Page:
Equity funds are made up of shares in companies traded on stock markets. The value of these funds goes up and down over time – and sometimes the swings can be very dramatic. Equity funds are usually suitable for those who have a long time to go until retirement. Good equity funds have historically offered better returns than other types of investments – and they usually beat inflation.
Property funds, which typically invest in commercial property and may invest in Real Estate Investment Trusts (REITs), are also risky and so usually suited to long-term investors.
With geared funds, a certain amount of money in the fund is borrowed in a bid to boost investment returns. However, these funds can be incredibly risky and should only be considered by long-term investors – if at all.
Why does my age matter when investing my money?
Most people split their pensions savings across a number of funds so that they’re getting exposure to different investments and various levels of risk rather than pouring all of their money into a risky – or low-risk – fund.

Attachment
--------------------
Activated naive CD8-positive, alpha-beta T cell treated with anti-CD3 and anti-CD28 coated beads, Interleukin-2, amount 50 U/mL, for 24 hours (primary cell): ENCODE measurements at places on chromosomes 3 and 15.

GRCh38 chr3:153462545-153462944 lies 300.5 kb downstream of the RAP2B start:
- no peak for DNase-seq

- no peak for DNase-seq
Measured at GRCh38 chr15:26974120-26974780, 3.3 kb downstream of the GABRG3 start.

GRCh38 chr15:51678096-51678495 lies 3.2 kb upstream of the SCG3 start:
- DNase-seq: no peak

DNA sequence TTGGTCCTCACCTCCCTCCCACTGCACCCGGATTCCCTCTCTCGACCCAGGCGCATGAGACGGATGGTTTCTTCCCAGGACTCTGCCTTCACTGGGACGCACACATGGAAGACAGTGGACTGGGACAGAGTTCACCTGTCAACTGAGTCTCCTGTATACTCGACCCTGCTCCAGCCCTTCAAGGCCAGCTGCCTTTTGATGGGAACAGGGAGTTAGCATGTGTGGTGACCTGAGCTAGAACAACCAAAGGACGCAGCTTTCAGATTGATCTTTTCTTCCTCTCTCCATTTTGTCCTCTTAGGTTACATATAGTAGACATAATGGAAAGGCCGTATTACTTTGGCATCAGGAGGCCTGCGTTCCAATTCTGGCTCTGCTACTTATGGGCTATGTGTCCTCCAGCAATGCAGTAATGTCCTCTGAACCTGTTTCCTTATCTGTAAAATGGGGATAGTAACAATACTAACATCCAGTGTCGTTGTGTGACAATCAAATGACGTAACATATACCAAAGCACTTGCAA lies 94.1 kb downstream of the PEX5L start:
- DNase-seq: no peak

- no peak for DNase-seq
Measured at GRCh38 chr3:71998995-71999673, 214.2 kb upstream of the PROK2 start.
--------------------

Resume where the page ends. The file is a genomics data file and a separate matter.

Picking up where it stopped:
Your age should have a big bearing on how you split your pension savings.
A 30-year-old should consider investing most – if not all – of his pension savings in a high-risk equity fund, said Vincent Digby, managing director of financial advisers Impartial.
“Equities over the long term have produced superior returns,” said Mr Digby. “As you are making regular contributions to your pension, you will continue to buy units at cheaper prices if the market falls in value. Don’t worry if the market falls – it’s the time you are in the market that works in your favour, so start saving for your pension early and don’t worry about short-term market movements.”